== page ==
Dustin Thierry Documents Ballroom Culture as an Ode to Personal Truth

The photographer’s intimate portraits of ballroom communities around Europe confront the Black experience of invisibility and marginalisation, and pay tribute to those who are not yet able to be true to their sexual identity.

In Opulence, Dustin Thierry uses a deeply personal experience in order to explore the wider realities of queer existence. The ongoing photographic series began in 2013 after the death of the artist’s brother, a polysexual man who dreamed of following Thierry to Europe to escape the often rampant homophobia of the Caribbean. The exhibition—which documents queer ballroom culture across Europe—is an ode not only to those forgotten or lost, says the artist, but also to “those who are not yet able to be true to their sexual identity”.

Although the work depicts mostly Black and young people of colour in European settings, there are complex postcolonial overtones to these photos being displayed in the Netherlands, an adopted country and sanctuary for Curaçao-born Thierry, but one which has yet to fully reckon with its post-imperial identity—and the social responsibilities it has to the citizens of former colonies. “Black people from former colonies and the Caribbean islands are increasingly racialised and objectified in the Netherlands,” Thierry says. Opulence is hidden in the basement floor of the Van Abbemuseum in Eindhoven, and several prints will be enhanced with UV-visible ink: curatorial decisions which gesture towards the experience of concealment and invisibility yet to be overcome by Thierry’s subjects.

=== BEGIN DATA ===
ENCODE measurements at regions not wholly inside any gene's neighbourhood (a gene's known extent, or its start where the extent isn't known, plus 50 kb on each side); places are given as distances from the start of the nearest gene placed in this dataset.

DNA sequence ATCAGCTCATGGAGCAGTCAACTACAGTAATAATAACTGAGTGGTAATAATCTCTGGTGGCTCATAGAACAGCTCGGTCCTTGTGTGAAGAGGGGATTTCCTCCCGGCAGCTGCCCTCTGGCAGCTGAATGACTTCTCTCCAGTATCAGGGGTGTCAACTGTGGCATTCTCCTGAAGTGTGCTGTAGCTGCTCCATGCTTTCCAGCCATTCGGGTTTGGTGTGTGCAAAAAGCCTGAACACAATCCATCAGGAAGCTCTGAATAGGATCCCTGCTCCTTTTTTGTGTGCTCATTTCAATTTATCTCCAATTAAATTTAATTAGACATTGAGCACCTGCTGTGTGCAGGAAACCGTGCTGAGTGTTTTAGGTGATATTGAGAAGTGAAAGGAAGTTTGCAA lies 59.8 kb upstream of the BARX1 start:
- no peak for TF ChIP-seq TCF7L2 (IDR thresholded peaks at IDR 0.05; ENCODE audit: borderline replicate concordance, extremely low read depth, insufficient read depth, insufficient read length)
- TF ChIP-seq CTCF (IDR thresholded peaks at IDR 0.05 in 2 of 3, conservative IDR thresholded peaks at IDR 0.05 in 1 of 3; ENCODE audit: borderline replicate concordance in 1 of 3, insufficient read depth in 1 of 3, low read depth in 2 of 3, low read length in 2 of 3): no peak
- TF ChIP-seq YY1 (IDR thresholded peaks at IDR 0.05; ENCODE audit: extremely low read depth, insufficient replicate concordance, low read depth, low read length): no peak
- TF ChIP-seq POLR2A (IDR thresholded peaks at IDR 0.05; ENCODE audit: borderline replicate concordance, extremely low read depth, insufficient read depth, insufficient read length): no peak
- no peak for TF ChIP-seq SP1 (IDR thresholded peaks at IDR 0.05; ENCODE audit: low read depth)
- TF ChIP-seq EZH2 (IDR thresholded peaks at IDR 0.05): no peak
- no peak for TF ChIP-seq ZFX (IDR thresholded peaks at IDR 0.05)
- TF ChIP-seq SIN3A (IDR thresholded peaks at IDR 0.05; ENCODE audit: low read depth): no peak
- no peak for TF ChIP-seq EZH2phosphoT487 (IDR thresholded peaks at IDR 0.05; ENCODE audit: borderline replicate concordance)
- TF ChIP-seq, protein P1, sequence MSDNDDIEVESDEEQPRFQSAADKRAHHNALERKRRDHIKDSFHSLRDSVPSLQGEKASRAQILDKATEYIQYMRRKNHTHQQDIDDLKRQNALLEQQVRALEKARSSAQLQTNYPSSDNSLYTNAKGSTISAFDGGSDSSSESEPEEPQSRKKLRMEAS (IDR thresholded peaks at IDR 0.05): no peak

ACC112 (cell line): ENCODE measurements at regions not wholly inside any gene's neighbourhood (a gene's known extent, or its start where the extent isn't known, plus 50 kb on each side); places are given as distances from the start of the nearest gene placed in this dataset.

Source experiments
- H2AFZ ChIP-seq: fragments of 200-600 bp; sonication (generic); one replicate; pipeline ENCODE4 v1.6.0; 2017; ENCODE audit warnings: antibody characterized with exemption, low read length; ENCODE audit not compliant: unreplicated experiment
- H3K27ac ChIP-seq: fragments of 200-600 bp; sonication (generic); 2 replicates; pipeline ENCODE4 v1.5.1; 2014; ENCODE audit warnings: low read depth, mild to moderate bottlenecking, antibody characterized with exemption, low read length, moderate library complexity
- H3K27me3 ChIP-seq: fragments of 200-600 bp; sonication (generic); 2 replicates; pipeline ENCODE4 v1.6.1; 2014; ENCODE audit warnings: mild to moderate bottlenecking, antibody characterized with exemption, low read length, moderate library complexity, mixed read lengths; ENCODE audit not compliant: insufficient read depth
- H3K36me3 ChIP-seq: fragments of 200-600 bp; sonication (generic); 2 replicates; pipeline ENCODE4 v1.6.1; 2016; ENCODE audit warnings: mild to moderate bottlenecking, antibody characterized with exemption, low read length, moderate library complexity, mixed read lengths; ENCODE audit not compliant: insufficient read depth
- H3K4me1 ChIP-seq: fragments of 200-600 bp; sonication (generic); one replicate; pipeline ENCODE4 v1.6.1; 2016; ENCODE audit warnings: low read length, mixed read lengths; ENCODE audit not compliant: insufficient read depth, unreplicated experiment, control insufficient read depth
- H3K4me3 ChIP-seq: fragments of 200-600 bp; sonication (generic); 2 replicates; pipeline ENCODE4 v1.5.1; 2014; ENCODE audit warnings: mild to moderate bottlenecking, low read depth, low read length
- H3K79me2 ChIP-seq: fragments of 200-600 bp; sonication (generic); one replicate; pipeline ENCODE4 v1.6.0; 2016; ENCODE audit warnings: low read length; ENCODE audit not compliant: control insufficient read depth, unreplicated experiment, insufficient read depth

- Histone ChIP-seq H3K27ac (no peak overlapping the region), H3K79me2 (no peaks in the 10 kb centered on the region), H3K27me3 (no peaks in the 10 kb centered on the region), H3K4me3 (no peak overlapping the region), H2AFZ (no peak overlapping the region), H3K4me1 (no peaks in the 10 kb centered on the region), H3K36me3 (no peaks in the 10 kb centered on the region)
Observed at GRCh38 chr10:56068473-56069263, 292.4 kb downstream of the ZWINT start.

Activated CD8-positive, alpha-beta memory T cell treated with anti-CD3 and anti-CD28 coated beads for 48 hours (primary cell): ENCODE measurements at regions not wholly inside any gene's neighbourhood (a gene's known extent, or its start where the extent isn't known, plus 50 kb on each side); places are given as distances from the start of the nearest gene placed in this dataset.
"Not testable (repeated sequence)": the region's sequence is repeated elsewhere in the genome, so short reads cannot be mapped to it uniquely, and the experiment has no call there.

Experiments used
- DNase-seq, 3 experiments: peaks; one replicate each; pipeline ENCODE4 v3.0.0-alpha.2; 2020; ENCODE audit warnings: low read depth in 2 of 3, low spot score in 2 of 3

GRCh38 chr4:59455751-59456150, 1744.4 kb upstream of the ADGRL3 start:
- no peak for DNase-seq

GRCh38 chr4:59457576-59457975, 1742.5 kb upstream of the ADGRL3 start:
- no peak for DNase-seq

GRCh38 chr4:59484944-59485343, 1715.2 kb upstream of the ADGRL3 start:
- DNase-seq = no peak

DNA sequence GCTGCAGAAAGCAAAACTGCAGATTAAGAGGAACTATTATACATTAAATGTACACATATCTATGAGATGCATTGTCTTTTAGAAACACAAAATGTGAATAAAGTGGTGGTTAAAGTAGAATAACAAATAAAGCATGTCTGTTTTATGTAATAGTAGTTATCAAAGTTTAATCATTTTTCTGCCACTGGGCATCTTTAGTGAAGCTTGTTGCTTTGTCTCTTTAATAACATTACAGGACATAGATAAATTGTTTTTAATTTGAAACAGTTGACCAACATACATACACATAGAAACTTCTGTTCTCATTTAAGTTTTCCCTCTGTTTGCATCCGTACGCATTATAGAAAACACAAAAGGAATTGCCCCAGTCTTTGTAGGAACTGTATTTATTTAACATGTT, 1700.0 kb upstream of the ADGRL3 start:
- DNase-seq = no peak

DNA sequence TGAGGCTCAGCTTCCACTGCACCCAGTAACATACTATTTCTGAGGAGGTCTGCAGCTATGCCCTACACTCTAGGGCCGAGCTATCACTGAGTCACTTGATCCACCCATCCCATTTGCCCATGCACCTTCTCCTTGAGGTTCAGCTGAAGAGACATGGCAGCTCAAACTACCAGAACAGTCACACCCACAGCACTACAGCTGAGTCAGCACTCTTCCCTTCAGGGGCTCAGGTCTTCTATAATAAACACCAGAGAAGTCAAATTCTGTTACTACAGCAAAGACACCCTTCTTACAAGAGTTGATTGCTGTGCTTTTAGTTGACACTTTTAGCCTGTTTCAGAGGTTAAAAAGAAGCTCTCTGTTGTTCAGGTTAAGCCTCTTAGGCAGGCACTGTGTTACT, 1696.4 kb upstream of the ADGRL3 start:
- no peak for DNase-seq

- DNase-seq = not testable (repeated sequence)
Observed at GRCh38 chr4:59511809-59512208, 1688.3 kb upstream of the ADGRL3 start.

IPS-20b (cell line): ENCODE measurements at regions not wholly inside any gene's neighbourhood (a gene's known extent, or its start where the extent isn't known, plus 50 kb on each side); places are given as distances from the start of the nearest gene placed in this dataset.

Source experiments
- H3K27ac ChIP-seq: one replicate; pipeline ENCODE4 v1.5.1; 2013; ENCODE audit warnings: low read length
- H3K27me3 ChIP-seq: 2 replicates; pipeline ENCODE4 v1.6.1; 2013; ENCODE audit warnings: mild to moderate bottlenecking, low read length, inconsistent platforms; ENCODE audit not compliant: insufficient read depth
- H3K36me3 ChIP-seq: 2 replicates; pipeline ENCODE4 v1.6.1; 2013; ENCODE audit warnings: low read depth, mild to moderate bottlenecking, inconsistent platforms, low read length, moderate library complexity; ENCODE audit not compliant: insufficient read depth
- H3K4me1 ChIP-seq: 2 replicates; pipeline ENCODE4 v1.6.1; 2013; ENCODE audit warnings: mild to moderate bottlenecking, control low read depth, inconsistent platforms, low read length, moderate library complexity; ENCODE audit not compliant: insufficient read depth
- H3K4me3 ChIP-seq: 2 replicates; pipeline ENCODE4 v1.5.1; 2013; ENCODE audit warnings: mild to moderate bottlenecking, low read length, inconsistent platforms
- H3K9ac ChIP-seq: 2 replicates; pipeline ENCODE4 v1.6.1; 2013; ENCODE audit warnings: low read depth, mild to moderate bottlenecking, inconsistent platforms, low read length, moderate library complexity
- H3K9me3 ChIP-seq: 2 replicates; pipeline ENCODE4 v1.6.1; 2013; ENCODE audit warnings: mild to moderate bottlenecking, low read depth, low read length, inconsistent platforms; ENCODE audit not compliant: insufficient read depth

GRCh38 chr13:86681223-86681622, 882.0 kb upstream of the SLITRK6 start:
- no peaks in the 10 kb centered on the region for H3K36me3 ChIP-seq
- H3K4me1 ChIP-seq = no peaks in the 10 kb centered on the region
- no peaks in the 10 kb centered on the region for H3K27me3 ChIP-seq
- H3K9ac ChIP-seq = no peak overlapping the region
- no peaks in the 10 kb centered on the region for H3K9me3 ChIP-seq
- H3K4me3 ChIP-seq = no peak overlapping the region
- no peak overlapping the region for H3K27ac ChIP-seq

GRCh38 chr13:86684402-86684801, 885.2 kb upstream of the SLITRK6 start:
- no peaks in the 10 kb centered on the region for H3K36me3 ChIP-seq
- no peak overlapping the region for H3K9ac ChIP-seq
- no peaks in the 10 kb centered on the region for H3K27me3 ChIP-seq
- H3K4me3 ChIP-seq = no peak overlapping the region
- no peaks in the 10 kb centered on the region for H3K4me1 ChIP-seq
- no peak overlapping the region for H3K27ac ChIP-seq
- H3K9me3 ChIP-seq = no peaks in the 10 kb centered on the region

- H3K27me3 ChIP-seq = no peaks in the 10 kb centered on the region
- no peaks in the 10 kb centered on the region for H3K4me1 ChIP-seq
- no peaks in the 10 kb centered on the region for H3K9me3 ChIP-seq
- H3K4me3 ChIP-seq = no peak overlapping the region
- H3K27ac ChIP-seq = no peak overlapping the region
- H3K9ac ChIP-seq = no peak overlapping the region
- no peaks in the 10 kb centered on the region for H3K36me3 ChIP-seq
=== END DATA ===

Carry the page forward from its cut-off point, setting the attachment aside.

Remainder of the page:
Wolkoff and Wickid, The United States of Africa Ball Pt.III

The images feel unmistakably part of the ballroom experience, as if sitters have been briefly pulled away from the parties to pose, before slipping back to the throng. In some shots, this escapism is evident in the expressions: Thaynah Vineyard brings a hand up to their face for the camera, their eyes shut and head gently tilted as if zoning in on a distant sound. In images of the Twinyx Birthday Mini-Ball Vogue Edition, subjects stand intimately together, looking slightly downwards at a performer and oblivious to the lens. 

“Thierry creates an imagined future through which his brother’s memory can survive”

Individual portraits allow Thierry to focus more obviously on his subjects’ costume and make-up, shifting the emphasis from the anonymity of group hedonism to the quiet power of the individual. Enki Ladurée, Sarah-Lou Maarek and Mother Honeysha West each embody the theme of the event they are attending while also allowing Thierry to experiment with posture, gaze and shadow in a way that reveals the sensitivity of his style. 

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  • Left: Enki Ladurée, Cleopatra Ball Pt.II. Right: Mother Honeysha West, The Olympics Ball, 2019

Through the ongoing experiment of Opulence, Thierry focuses on the communities in Amsterdam, Berlin, Milan and Paris in which his brother would have moved had he come to Europe. In doing so, he creates an imagined future through which his memory can survive. Shot outside ballroom events, with themes that range from “On the Cover of Vogue” to “Cleopatra”, these are people and places whose stories hold within them any number of spaces for characters of the future.




Dustin Thierry, Opulence

At Van Abbe Museum until 4 April 2021